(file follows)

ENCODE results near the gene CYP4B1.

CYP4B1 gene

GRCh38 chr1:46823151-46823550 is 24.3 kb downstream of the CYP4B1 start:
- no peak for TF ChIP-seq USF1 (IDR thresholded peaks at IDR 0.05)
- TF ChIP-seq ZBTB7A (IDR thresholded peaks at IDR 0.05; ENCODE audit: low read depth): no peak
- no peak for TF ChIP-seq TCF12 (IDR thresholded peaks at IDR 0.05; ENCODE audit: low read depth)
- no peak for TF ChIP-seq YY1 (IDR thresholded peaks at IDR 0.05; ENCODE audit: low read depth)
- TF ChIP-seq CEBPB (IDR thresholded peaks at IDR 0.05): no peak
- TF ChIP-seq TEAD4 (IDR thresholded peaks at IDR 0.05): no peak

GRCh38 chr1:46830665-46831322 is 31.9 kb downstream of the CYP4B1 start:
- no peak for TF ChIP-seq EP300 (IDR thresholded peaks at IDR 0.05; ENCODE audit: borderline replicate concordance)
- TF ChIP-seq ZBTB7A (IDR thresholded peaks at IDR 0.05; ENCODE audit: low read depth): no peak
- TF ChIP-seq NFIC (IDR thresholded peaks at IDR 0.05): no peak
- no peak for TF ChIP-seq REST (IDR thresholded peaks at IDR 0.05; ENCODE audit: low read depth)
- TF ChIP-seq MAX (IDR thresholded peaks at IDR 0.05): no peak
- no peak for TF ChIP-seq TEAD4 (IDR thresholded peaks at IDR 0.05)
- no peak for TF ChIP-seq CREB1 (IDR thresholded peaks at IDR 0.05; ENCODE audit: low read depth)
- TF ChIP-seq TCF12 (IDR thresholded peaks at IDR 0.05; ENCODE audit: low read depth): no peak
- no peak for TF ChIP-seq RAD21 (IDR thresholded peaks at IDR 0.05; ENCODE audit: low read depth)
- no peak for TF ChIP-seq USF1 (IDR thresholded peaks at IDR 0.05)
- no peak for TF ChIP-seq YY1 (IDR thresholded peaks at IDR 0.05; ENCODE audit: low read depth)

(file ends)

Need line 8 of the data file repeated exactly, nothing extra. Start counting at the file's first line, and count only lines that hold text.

- TF ChIP-seq CEBPB (IDR thresholded peaks at IDR 0.05): no peak